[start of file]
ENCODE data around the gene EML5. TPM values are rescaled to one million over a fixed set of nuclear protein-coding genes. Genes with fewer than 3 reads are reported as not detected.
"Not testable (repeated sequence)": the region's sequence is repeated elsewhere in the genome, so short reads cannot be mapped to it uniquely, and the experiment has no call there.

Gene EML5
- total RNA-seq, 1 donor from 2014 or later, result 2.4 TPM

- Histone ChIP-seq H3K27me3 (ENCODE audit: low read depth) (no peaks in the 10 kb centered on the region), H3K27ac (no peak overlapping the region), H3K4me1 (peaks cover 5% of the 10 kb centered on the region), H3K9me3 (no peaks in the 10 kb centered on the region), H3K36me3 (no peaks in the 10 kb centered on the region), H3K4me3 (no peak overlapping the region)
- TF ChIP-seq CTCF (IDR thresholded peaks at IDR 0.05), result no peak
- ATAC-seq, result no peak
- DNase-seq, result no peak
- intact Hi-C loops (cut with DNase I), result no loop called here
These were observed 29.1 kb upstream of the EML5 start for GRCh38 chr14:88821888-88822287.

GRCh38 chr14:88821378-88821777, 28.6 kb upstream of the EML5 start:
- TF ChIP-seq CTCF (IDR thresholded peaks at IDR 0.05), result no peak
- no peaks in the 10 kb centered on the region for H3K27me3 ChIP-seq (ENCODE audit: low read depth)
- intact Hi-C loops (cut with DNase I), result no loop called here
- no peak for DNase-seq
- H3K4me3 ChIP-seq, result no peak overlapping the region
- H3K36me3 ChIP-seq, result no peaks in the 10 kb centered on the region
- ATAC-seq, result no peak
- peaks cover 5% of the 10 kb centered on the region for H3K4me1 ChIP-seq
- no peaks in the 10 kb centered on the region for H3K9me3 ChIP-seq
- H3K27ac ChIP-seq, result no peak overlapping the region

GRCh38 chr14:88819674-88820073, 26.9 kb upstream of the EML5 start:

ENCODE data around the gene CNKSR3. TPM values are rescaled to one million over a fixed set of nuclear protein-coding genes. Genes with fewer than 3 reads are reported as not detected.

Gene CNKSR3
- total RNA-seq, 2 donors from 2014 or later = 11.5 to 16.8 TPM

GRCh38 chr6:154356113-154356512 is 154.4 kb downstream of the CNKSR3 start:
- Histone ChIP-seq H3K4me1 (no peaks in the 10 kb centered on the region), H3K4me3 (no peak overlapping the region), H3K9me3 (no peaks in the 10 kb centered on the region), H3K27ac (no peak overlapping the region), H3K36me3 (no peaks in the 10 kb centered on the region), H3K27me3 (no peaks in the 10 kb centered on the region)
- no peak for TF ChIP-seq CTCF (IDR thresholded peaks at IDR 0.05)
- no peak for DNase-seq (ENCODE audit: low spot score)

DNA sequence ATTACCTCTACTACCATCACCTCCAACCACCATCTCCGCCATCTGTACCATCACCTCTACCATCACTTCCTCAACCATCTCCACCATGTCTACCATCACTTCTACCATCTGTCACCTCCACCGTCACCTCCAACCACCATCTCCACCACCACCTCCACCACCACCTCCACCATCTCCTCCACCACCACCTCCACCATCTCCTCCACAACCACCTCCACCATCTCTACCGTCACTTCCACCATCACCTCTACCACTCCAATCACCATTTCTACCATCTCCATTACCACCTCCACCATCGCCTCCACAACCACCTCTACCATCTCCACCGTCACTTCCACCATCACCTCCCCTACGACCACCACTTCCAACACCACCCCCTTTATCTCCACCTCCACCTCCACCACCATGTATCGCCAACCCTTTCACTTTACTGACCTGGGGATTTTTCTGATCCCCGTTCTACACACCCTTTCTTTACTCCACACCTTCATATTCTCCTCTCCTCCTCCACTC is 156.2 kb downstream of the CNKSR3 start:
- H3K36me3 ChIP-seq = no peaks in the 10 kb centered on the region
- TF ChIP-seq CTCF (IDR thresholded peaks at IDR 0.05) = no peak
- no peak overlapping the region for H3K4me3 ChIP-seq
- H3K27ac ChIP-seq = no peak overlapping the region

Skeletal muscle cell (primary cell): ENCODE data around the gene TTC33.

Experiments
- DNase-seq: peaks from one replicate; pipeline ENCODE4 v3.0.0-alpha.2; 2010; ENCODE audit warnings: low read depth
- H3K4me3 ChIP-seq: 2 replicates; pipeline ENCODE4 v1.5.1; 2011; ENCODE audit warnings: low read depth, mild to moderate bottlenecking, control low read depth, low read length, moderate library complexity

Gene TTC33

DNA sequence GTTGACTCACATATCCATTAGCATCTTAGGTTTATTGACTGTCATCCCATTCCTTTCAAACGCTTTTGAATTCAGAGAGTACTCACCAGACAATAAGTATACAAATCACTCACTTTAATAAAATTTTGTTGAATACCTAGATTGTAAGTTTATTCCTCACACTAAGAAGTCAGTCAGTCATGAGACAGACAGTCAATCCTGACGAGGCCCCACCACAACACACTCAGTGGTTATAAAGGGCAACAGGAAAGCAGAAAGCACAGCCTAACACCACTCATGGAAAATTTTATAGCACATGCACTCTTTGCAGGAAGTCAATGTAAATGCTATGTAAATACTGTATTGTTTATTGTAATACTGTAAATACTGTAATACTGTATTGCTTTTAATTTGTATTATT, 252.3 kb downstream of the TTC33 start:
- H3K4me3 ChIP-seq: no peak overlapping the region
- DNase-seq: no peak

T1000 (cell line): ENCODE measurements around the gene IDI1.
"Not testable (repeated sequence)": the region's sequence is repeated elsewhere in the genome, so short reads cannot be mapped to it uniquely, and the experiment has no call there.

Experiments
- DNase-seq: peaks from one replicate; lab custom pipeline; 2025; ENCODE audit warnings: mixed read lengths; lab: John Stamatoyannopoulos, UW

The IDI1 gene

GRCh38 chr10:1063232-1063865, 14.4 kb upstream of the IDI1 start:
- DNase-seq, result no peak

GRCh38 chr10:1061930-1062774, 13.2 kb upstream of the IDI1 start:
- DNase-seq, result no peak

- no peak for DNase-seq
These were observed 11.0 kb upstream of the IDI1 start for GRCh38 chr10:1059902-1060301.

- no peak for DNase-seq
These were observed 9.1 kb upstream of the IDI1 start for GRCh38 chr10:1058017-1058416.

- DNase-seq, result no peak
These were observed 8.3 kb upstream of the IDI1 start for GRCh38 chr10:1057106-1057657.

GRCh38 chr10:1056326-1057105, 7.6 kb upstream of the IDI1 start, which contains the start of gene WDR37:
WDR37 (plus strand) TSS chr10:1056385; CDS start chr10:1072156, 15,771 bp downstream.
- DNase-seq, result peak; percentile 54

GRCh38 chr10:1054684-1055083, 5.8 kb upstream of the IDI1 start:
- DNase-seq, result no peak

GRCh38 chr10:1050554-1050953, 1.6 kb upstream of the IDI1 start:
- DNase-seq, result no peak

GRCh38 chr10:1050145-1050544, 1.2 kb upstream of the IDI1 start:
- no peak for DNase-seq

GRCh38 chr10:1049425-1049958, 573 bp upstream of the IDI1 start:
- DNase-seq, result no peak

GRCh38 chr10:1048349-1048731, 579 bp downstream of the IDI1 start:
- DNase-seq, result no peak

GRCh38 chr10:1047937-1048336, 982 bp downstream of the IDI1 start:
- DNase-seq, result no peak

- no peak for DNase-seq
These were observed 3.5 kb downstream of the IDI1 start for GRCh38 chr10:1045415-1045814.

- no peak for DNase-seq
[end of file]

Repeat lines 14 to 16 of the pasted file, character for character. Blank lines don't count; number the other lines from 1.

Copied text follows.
- intact Hi-C loops (cut with DNase I), result no loop called here
- no peak for DNase-seq
- H3K4me3 ChIP-seq, result no peak overlapping the region